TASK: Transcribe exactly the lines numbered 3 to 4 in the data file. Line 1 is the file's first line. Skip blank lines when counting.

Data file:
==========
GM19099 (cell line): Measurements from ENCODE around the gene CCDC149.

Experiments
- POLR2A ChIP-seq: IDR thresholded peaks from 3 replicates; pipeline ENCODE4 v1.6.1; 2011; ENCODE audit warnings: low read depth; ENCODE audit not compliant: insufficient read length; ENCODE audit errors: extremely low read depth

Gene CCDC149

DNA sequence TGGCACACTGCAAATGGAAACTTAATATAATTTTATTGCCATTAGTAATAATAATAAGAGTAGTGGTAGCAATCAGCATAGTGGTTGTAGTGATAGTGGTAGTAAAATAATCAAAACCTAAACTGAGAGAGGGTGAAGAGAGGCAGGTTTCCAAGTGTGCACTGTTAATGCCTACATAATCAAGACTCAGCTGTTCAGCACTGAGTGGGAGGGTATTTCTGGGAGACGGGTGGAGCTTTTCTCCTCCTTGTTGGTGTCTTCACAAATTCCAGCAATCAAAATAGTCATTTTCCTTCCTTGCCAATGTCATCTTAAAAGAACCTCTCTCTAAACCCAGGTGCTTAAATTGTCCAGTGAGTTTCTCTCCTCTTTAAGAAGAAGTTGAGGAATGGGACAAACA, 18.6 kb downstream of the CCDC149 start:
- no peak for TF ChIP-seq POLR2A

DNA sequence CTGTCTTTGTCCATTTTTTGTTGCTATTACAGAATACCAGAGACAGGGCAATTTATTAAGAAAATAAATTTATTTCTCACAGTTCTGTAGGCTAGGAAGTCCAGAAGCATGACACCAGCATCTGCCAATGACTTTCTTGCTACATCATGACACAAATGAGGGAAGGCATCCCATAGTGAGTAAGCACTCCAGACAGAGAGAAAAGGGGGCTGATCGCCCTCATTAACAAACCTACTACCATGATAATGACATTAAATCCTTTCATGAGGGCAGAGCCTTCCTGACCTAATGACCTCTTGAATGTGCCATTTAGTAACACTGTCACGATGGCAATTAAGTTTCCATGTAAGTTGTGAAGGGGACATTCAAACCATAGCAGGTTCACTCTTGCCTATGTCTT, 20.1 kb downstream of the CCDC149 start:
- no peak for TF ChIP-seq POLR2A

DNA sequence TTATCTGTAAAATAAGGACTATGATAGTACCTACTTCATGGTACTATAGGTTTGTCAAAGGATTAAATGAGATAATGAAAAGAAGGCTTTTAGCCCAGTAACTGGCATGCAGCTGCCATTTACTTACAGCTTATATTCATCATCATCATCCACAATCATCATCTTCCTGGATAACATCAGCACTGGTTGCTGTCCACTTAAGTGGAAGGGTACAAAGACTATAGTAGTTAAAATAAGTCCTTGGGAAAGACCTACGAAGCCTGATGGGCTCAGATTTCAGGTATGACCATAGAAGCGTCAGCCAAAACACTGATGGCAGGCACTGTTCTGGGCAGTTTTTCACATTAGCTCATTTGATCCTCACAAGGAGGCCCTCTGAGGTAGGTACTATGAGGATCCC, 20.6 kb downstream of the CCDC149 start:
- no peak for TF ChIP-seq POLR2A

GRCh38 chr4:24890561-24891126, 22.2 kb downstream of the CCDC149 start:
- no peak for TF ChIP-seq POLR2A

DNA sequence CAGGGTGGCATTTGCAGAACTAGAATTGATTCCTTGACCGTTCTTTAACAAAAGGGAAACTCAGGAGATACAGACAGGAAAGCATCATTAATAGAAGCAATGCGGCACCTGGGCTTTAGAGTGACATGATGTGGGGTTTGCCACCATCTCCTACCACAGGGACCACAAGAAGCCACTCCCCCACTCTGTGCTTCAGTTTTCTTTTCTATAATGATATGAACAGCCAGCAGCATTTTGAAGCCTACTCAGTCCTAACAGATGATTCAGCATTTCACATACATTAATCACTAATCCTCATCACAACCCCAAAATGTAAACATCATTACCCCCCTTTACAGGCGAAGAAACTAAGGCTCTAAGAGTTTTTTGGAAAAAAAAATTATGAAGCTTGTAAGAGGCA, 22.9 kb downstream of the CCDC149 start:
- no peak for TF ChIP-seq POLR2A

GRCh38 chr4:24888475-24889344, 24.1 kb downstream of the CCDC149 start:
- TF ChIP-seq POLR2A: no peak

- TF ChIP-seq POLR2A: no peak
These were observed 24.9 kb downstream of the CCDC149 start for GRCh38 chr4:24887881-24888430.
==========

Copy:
- POLR2A ChIP-seq: IDR thresholded peaks from 3 replicates; pipeline ENCODE4 v1.6.1; 2011; ENCODE audit warnings: low read depth; ENCODE audit not compliant: insufficient read length; ENCODE audit errors: extremely low read depth

Gene CCDC149